Literature Study GuidesThe ConfessionsBook 6 Sections 18 26 Summary

The Confessions | Study Guide

Saint Augustine

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The Confessions | Book 6, Sections 18–26 (Milan, 385: Progress, Friends, Perplexities) | Summary

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Summary

Augustine now remembers how in his 19th year he was inspired to seek wisdom and how in his 30th year he is still caught in a "muddy bog through my craving to enjoy the good things of the present moment." He asks why people are slow to abandon worldly ambition, answering that the allures of the world are sweet indeed—reputation, influential friends, marriage. Augustine says he talked to himself from both sides, depending on which way the wind was blowing, putting off the day "when I would live in you, though I could not postpone a daily dying in myself." He notes that he was too stupid to realize that celibacy is a gift that must be given by God.

Naturally comfortable with celibacy himself, Alypius discourages Augustine from marrying. While he is held captive by "insatiable concupiscence," his friend Alypius's weakness is insatiable curiosity. Augustine asks his mother to help arrange a marriage for him, even as he continues to talk to his friends about beginning a monastic philosophical community. She goes ahead and finds a bride of his class, a young girl for whom he must wait two years. But Augustine declares, "Meanwhile my sins were multiplying," when the woman he had been living with was "ripped" from his side because she was an obstacle to his marriage. "So deeply was she engrafted into my heart that it was left torn and wounded, trailing blood," he says. His grief notwithstanding, he takes another lover as a stopgap until his bride comes of age.

Analysis

Beginning in Section 18 of Book 6, Augustine portrays his struggle over whether to convert to Catholicism. He indirectly uses imagery of pilgrimage, a motif that is threaded through The Confessions, to depict the soul's wandering until it finds God. For him conversion is coupled with living a celibate life, but this was not a requirement of conversion. In fact, in the early days of the Church, even priests and bishops were allowed to marry; Bishop Ambrose himself is married. The blanket requirement for celibacy for the clergy in the Roman Catholic Church was not imposed until the 11th century. Augustine's yearning to live an ascetic life without attachment, including the renunciation of family life and sex, begins with his reading of Cicero and the Stoics. It was quite common in the ancient world for philosophers and other seekers of truth to commit to celibacy because sexuality was considered to be a disrupter and even destroyer of rationality and equanimity. On the one hand, Augustine the philosopher wants to give up concupiscence (the greedy pursuit of sensuality without rationality), while Augustine the sensualist would like to hold on to the ephemeral pleasures of the everyday man.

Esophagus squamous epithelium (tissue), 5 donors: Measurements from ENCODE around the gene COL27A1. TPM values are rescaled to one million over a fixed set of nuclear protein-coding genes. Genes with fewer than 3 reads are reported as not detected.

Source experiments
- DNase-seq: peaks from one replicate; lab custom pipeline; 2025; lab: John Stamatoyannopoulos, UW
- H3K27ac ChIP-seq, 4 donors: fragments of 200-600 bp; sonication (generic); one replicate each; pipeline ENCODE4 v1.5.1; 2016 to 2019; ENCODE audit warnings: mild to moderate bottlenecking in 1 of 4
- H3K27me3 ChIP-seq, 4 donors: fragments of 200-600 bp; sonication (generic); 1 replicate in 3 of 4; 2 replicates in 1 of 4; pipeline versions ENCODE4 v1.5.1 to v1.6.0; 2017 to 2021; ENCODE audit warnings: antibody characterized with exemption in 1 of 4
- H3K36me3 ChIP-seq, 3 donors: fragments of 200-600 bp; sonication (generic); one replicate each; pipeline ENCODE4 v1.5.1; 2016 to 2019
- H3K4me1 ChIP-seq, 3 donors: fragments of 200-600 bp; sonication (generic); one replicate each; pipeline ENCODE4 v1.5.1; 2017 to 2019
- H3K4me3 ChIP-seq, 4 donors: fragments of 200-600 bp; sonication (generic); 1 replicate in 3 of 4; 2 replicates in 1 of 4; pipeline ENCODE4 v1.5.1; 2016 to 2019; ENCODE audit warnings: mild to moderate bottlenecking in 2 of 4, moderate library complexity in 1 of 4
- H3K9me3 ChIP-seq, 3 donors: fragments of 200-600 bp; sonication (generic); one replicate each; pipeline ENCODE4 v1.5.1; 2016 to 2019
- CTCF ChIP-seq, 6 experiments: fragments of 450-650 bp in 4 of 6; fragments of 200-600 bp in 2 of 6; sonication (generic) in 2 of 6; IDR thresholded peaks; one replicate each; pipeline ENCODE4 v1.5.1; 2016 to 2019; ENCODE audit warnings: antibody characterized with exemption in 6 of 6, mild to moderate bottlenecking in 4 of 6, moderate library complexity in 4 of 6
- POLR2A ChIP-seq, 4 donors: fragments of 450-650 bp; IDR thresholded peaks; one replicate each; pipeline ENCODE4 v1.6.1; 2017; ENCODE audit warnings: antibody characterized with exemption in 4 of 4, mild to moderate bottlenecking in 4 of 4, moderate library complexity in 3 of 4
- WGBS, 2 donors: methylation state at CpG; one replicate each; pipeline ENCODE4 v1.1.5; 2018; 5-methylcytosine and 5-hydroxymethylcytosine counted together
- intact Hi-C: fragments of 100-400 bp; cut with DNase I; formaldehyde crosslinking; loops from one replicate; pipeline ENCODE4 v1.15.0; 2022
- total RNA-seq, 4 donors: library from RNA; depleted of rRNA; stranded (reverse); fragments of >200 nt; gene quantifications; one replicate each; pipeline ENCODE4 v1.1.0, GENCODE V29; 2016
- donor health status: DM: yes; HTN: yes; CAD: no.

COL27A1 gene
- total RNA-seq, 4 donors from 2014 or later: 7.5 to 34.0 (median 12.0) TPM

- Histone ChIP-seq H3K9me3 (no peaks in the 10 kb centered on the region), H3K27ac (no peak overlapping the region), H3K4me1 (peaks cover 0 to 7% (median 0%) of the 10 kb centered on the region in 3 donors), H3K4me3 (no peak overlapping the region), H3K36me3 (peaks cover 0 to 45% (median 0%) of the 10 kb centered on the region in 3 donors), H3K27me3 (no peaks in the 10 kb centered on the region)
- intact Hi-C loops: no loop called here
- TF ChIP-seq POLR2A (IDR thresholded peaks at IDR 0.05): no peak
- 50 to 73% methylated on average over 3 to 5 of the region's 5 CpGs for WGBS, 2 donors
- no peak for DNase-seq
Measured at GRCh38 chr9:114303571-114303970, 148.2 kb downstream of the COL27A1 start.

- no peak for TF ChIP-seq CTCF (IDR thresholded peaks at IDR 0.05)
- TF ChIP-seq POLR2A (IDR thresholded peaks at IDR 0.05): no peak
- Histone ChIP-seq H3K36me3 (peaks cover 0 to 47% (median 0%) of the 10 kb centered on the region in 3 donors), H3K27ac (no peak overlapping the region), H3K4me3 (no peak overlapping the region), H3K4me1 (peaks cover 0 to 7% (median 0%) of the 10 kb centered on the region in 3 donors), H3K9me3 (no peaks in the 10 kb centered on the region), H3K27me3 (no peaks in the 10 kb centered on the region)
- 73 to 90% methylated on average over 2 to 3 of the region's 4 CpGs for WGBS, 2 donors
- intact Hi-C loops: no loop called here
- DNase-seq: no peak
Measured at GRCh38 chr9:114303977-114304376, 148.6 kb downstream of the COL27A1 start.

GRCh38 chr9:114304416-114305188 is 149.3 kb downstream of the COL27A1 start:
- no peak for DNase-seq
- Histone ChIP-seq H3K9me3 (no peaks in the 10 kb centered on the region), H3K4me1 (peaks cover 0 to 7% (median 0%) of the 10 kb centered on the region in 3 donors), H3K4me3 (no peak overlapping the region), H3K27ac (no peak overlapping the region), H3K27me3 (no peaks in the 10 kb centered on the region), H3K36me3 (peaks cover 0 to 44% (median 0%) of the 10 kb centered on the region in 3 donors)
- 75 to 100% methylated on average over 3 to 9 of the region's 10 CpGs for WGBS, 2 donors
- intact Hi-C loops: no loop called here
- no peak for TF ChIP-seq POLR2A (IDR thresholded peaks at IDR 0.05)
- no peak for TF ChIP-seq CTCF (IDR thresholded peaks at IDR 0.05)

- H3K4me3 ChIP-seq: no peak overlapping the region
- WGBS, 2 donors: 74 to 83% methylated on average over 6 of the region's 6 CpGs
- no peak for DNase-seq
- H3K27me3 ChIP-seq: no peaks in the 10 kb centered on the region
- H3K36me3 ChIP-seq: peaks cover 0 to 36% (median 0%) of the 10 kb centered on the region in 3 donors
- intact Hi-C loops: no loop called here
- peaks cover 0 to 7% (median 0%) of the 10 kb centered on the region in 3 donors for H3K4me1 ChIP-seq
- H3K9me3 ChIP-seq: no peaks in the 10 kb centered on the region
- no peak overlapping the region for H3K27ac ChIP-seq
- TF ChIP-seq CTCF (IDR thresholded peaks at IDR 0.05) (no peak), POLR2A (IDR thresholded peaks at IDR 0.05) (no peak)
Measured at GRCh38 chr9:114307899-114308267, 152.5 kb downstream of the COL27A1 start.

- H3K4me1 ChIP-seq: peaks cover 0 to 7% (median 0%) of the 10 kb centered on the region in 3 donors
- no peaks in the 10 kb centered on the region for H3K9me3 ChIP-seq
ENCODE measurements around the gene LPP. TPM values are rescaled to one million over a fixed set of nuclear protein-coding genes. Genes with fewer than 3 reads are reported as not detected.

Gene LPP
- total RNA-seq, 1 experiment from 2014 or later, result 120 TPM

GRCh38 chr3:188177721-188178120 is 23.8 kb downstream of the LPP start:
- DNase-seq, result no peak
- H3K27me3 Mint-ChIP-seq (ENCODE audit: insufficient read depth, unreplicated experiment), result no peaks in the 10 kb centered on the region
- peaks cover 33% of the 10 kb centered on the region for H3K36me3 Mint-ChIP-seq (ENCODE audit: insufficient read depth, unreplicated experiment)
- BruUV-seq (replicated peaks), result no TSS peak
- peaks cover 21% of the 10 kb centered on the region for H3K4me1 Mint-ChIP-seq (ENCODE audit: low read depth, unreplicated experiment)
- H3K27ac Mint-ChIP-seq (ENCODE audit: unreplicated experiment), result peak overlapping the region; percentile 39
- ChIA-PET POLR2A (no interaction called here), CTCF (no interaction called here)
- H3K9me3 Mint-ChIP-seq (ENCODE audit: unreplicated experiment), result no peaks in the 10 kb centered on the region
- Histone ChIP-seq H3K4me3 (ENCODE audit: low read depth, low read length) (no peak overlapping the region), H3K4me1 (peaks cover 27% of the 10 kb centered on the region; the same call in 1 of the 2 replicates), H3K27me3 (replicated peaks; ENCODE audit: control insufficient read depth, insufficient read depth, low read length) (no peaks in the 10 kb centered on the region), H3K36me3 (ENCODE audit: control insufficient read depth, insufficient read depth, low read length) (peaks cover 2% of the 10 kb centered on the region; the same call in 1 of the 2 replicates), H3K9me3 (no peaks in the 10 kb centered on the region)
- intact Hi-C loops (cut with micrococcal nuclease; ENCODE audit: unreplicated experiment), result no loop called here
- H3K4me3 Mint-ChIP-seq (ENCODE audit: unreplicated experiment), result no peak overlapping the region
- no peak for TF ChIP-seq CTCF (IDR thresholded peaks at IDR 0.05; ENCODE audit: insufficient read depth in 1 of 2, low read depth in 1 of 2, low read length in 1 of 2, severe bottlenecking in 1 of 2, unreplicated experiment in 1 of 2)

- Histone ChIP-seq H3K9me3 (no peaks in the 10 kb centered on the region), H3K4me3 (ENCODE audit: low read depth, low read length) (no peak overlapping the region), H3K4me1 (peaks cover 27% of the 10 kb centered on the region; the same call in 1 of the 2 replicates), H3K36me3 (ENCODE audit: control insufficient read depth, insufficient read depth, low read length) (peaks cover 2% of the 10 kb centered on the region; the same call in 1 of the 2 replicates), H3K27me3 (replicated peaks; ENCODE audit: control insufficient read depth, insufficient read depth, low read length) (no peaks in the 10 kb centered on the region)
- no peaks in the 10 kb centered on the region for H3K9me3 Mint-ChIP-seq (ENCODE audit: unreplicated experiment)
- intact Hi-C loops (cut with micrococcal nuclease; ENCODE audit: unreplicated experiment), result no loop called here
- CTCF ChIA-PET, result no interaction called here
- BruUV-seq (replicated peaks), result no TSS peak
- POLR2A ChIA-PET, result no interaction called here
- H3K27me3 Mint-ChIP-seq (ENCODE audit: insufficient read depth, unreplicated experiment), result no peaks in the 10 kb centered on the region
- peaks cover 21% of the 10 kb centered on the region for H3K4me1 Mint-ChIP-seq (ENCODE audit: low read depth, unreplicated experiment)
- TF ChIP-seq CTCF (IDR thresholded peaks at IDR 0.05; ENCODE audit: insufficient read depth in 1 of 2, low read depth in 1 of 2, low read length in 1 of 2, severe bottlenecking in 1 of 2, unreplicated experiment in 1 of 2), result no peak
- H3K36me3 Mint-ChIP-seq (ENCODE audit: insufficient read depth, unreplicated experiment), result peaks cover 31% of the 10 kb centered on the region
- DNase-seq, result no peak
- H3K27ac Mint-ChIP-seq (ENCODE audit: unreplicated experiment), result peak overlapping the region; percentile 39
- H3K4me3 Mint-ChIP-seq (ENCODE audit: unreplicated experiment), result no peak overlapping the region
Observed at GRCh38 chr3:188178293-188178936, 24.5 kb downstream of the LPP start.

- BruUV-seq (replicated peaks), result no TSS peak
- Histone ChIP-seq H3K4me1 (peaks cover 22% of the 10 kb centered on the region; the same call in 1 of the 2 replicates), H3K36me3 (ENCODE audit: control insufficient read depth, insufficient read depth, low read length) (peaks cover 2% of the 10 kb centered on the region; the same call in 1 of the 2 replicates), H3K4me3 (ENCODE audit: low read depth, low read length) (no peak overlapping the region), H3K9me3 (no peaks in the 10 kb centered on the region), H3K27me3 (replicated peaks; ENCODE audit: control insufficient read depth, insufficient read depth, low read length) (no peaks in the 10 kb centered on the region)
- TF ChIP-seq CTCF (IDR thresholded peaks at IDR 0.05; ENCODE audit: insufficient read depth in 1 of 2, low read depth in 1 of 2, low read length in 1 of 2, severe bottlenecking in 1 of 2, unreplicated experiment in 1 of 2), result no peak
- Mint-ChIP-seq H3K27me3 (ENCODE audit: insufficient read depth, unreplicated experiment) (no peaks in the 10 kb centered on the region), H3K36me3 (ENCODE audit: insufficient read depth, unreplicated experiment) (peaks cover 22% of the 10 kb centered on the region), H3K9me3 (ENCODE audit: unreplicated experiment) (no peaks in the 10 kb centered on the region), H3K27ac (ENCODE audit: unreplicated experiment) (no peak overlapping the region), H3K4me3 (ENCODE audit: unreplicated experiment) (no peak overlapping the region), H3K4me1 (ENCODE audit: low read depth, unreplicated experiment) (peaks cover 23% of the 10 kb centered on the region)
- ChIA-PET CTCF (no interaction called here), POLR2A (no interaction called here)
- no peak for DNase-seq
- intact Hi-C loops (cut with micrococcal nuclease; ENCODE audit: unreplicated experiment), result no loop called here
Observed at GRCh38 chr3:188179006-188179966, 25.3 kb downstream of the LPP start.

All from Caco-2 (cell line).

Understanding the degree of his sexual need, he asks his mother to arrange a marriage because he cannot marry his lover. He is moving up in the world, and this unnamed woman was likely a member of a much lower class. He needs a wife who can reflect his status as a successful rhetor (master of rhetoric). Furthermore, it was against the law to marry a person outside your class parameters. While common-law marriages were not judged as harshly by the Church as they would be much later in its history, such liaisons were not equal to a lawful compact. This is another reason Augustine would want to be married as a converted Catholic. Moreover, Monica contracts for Augustine with a family that can give his bride a substantial dowry. While Augustine's dismissal of his lover seems cruel to modern readers, he is merely following the custom of his time, in which it was quite common for a man to take a "concubine" before he entered into a contracted marriage. As John Peter Kenney explains, Augustine would have dismissed her with a dowry, not have sent her penniless out into the world. Still, he calls what he does a sin, and in fact his mistress tells him that she will commit herself to celibacy on their parting. Moreover, he clearly states his anguish in separating from this woman.

Augustine mentions his fatal flaw as concupiscence, which is the excessive lust or attachment to the "lower desires," divorced from rationality or clear thinking. Concupiscence is clearly evident, for example, in his immediately taking a stopgap mistress while he waits to be married. He has unfairly been called a hater of the body and sensuality, which he was not. Rather, he saw as his sin the fact that his sensual desires ruled him. In many places in The Confessions, he praises God's creation, and he also commends marriage and family life in other writings, although it cannot be denied that he saw sexual attachment as an impediment in a life of total devotion to God.

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